PureGym IPO: Everything you need to know about PureGym
Rebecca Cattlin September 30, 2021 10:13 AM
As lockdown lifts and gyms see a boost to business again, PureGym fitness centre has started to explore a potential IPO. Discover everything we know about the listing and the company’s recent performance.
PureGym IPO: When will PureGym go public?
There’s still no firm date for when PureGym will list, but it’s now in the early stages of discussing raising equity from the public stock market.Discover what an IPO is and how it works
The company has started exploring options with private investor and co-owner of PureGym Leonard Green & Partners, and it’s also appointed investment banks Morgan Stanley and Barclays as lead advisers. The Royal Bank of Canada, Jefferies and Berenberg are lined up as bookrunners.
The potential listing comes after a year of gym closure amid the Covid-19 pandemic. However, it’s worth noting that PureGym had previous plans for a UK listing in 2016 that were eventually cancelled due to uncertainty following Brexit.
How much is PureGym worth?
PureGym could be worth £1.5 billion after its IPO, according to reports, which could land the company in the FTSE 250. However, its last true valuation was in 2017, when PureGym was bought by Leonard Green & Partners for £600 million.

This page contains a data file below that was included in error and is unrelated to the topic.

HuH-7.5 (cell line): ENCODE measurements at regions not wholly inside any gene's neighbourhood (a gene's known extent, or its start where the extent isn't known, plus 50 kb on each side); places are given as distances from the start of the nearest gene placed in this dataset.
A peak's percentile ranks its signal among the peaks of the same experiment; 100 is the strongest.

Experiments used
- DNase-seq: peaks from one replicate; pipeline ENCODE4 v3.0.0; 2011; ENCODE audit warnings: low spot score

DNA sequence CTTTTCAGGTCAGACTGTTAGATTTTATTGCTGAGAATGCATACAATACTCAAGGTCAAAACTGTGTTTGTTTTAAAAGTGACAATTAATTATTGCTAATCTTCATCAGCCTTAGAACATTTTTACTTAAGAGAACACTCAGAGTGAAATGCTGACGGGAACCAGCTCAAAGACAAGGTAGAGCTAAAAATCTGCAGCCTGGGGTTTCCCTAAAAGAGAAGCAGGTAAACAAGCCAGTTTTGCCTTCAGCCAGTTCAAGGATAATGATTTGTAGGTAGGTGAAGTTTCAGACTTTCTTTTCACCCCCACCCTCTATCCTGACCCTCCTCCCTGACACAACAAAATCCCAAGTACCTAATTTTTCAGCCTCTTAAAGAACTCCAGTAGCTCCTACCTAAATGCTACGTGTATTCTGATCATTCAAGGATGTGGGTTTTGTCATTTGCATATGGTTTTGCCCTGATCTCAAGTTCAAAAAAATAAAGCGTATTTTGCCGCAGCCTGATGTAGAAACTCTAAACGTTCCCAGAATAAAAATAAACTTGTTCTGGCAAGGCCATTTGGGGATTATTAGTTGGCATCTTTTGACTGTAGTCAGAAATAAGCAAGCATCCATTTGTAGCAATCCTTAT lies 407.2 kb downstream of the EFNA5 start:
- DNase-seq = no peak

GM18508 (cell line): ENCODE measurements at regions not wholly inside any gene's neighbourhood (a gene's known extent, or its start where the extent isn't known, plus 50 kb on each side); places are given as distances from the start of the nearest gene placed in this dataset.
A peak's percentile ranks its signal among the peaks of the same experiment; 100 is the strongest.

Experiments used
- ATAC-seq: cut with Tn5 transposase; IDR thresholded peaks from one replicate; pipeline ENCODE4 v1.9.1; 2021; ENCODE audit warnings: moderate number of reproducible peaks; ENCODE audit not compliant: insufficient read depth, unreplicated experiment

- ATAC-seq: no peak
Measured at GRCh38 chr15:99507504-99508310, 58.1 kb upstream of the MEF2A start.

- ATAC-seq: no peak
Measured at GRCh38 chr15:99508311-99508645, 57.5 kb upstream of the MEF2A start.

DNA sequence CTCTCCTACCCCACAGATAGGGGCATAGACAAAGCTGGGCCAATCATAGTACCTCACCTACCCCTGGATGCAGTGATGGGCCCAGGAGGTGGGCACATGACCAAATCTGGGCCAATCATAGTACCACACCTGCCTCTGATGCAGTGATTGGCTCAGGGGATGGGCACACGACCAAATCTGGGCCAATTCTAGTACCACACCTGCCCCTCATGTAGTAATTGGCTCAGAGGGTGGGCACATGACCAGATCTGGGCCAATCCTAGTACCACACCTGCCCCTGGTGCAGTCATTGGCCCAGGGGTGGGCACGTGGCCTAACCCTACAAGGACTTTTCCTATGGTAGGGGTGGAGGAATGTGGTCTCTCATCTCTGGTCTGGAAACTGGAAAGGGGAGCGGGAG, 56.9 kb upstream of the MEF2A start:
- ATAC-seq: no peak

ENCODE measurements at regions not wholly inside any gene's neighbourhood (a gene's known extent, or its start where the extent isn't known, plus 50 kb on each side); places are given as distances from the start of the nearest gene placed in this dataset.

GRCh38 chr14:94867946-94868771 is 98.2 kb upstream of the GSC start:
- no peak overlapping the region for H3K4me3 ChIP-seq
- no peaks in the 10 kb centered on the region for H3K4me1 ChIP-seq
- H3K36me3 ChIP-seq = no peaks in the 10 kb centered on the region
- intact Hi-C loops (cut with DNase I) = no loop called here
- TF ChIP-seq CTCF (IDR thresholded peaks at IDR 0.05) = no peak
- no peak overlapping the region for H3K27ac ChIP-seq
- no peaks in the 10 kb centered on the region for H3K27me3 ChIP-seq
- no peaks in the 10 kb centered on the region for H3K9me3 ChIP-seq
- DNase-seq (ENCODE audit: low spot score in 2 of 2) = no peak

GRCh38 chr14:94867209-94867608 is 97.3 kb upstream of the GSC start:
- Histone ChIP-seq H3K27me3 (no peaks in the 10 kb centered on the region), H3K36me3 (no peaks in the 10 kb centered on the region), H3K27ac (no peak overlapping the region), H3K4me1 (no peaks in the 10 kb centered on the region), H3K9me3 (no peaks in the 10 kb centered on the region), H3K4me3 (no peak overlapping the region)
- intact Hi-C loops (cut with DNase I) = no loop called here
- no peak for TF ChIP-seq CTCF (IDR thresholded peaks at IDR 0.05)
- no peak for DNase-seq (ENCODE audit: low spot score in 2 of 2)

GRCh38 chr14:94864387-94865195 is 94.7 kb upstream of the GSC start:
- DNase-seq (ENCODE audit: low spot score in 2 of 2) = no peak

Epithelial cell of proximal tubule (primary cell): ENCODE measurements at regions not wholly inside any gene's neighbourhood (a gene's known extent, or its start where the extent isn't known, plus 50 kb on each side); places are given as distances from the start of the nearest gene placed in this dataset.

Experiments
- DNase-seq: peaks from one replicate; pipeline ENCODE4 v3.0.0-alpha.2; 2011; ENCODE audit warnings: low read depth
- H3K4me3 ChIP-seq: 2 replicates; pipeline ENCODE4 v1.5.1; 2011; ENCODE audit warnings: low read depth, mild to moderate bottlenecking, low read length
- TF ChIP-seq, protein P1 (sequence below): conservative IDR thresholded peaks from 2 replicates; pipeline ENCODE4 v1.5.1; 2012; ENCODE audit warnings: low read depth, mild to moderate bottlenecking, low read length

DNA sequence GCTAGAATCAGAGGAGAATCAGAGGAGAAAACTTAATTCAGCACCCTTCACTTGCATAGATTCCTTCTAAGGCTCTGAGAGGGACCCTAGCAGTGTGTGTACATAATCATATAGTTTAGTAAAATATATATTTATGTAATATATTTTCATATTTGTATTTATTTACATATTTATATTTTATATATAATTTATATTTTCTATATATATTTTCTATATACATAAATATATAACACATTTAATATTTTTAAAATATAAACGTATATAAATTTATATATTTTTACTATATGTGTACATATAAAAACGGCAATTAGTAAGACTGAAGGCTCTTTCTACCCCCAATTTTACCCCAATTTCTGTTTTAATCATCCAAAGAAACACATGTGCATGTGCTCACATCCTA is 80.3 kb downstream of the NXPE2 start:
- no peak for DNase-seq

How to trade PureGym
Once it lists, you can trade PureGym in the same way as any other share on the market. In the meantime, choose from hundreds of other global stocks with Forex.
Search for the company you want to trade in our award-winning platform
Choose your position and size, and your stop and limit levels
Place the trade
Alternatively, if you’re not ready to trade live markets – but want to practise ahead of the PureGym listing – you can set up a free demo account to trade in a no-risk environment.
What does PureGym do?
PureGym is a fitness centre chain, which company was founded in 2008, with the goal of creating low cost, high quality fitness experiences. It’s now the UK’s largest gym operator by both number of gyms and members, boasting over 270 gyms with 1 million members.
PureGym is also the second largest operator in Europe, with a total of 500 gyms across the UK, Denmark and Switzerland thanks to its acquisition of Fitness World Group. The combined business has approximately 1.9 million members.
How does PureGym make money?
PureGym makes money via the membership fee it charges users, as well as additional costs such as vending and consumables (food, drinks and equipment) and income from personal training services. Its revenue makeup is as follows: